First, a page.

In the world of F3, a rugged, outdoor fitness group with its own rituals and parlance, Edwin Peacock is known as a connector.
Hes a charter member of the 3-year-old group, which has grown to over 1,000 in Charlotte alone. He leads pre-dawn boot camps and even created the circle of trust that ends each workout.
As a connector, he persuades otherwise reasonable men to rise at 5 a.m. for body-punishing drills.
He likes to get as many people involved as he can, says Charlotte attorney David Redding, a group founder. Hes never met a guy he doesnt think he can win over.
Now the Charlotte Republican hopes to win over voters as he faces Democrat Patrick Cannon in the race for mayor.
His role in F3 (Fitness, Fellowship and Faith) reflects the leadership style he would bring to the job, which he has displayed in business and over two terms on the City Council one thats inclusive, collaborative and focused.
He had good leadership and good vision and good persistence, says former City Manager Curt Walton. (Hes) often a mediator He has an affability about him that makes people want to work with him.
Andy Dulin, a GOP council member, says Peacock was always interested in input from others.
It wasnt My way or the highway, he says.
If elected, Peacock says he would focus on jobsand transportation and would ensure thatthe mayor has a role in public education. He also wants to end what he sees as the councils partisan bickering.
He sees the mayors job being the citys advocate-in-chief. But like Cannon, and unlike some recent mayors, he says he would treat the job as the part-time role its intended to be.
With a shock of blond hair over a boyish face, Peacock looks younger than his 43 years. Even at Charlotte Country Day, friends called him the J. Crew model.
Energetic and outgoing, he has a salesmans personality that befits his business as a financial adviser and insurance broker.
He is an amazing connector and an amazing networker, says Jennie Derby, a wealth management adviser who has worked with Peacock. Hes very good at listening.
At a recent chili cook-off in Ballantyne, an area filled with transplants, he managed to find connections with dozens of strangers, from their hometowns to policy issues. In F3 lingo, he wraps people in an emotional headlock.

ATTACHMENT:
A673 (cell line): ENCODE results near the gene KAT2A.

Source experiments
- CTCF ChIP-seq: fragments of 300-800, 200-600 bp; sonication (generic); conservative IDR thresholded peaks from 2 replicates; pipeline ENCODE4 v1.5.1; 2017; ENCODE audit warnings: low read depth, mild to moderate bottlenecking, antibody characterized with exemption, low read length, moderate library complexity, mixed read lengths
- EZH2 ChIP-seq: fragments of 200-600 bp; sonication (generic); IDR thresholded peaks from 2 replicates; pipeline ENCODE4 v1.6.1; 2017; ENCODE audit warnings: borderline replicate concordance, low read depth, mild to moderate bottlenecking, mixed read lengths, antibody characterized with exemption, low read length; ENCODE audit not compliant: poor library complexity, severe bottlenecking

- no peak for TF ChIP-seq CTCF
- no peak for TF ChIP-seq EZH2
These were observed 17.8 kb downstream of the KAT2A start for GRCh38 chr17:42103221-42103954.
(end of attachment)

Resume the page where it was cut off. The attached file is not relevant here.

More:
Opponent: Watch Patrick Cannons video
One of my strengths, he says, is building relationships and establishing trust. Thats what you need to be successful in business or politics.
For success now, Peacock has to find a way to win in an increasingly Democratic city.
Running for Congress last year, Peacock was the only one of 10 Republican candidates in the 9th District to publicly oppose an amendment to ban gay marriage. A self-described pragmatist, he said the amendment would be bad for business.
On the City Council, Peacock generally worked well with colleagues of both parties. Like former GOP Mayor Pat McCrory, he finds his strongest critics among conservative Republicans.
Republican Dennis Peterson, an at-large candidate and former tea party leader, says while he supports Peacock, There are a lot of social conservatives ... that dont appreciate some of Edwins more socially liberal positions.
I would not be surprised if there were people that didnt turn out ... or chose not to vote on that race.
Peacock lost his re-election race in 2011, finishing 5,500 votes shy of an at-large seat. He blames national Democratic efforts to help re-elect Mayor Anthony Foxx and establish a foothold in North Carolina for President Barack Obamas re-election effort a year later.
One measure of their success: Democratic organizers helped the Foxx campaign make 200,000 calls to voters while his GOP challenger made just 20,000. Foxx won 68 percent of the vote and helped lift Democrats to a sweep of the four at-large seats.
I believe 2011 was an outlier, Peacock says, explaining his loss.
This year Peacock needs support from independent voters who outnumber Republicans and even Democrats. GOP council member Warren Cooksey says because Peacock defies stereotypes of a Republican candidate, he can work across the aisle.